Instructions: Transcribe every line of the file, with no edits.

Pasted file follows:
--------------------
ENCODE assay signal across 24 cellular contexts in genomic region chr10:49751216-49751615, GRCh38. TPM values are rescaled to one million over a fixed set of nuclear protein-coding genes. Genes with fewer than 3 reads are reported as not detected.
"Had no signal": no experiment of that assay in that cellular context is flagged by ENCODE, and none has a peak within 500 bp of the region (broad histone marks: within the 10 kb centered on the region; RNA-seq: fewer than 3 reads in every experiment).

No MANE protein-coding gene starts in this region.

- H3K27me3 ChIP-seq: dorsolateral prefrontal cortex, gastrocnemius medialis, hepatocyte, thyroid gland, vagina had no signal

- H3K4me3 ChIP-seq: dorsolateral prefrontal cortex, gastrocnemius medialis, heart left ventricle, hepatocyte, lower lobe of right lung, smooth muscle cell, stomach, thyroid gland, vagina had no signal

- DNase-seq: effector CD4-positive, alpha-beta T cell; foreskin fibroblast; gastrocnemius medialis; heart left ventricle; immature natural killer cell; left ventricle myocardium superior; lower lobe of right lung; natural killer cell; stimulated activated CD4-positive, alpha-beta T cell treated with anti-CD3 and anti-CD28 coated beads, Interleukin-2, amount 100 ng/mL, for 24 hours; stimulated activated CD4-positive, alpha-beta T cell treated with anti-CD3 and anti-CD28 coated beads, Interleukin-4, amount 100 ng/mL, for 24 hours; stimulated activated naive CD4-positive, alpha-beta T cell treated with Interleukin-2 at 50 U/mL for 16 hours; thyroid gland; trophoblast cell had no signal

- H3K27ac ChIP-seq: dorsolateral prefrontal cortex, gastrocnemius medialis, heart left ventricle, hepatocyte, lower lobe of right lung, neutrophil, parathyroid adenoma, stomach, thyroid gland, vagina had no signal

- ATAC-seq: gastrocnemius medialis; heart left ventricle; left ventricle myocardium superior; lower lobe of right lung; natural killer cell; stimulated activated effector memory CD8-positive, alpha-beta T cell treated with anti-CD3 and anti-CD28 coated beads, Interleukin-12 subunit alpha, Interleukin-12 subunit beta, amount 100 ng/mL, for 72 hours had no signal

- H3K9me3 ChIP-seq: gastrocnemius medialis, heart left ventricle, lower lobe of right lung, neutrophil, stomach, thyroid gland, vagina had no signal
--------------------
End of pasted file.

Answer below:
ENCODE assay signal across 24 cellular contexts in genomic region chr10:49751216-49751615, GRCh38. TPM values are rescaled to one million over a fixed set of nuclear protein-coding genes. Genes with fewer than 3 reads are reported as not detected.
"Had no signal": no experiment of that assay in that cellular context is flagged by ENCODE, and none has a peak within 500 bp of the region (broad histone marks: within the 10 kb centered on the region; RNA-seq: fewer than 3 reads in every experiment).

No MANE protein-coding gene starts in this region.

- H3K27me3 ChIP-seq: dorsolateral prefrontal cortex, gastrocnemius medialis, hepatocyte, thyroid gland, vagina had no signal

- H3K4me3 ChIP-seq: dorsolateral prefrontal cortex, gastrocnemius medialis, heart left ventricle, hepatocyte, lower lobe of right lung, smooth muscle cell, stomach, thyroid gland, vagina had no signal

- DNase-seq: effector CD4-positive, alpha-beta T cell; foreskin fibroblast; gastrocnemius medialis; heart left ventricle; immature natural killer cell; left ventricle myocardium superior; lower lobe of right lung; natural killer cell; stimulated activated CD4-positive, alpha-beta T cell treated with anti-CD3 and anti-CD28 coated beads, Interleukin-2, amount 100 ng/mL, for 24 hours; stimulated activated CD4-positive, alpha-beta T cell treated with anti-CD3 and anti-CD28 coated beads, Interleukin-4, amount 100 ng/mL, for 24 hours; stimulated activated naive CD4-positive, alpha-beta T cell treated with Interleukin-2 at 50 U/mL for 16 hours; thyroid gland; trophoblast cell had no signal

- H3K27ac ChIP-seq: dorsolateral prefrontal cortex, gastrocnemius medialis, heart left ventricle, hepatocyte, lower lobe of right lung, neutrophil, parathyroid adenoma, stomach, thyroid gland, vagina had no signal

- ATAC-seq: gastrocnemius medialis; heart left ventricle; left ventricle myocardium superior; lower lobe of right lung; natural killer cell; stimulated activated effector memory CD8-positive, alpha-beta T cell treated with anti-CD3 and anti-CD28 coated beads, Interleukin-12 subunit alpha, Interleukin-12 subunit beta, amount 100 ng/mL, for 72 hours had no signal

- H3K9me3 ChIP-seq: gastrocnemius medialis, heart left ventricle, lower lobe of right lung, neutrophil, stomach, thyroid gland, vagina had no signal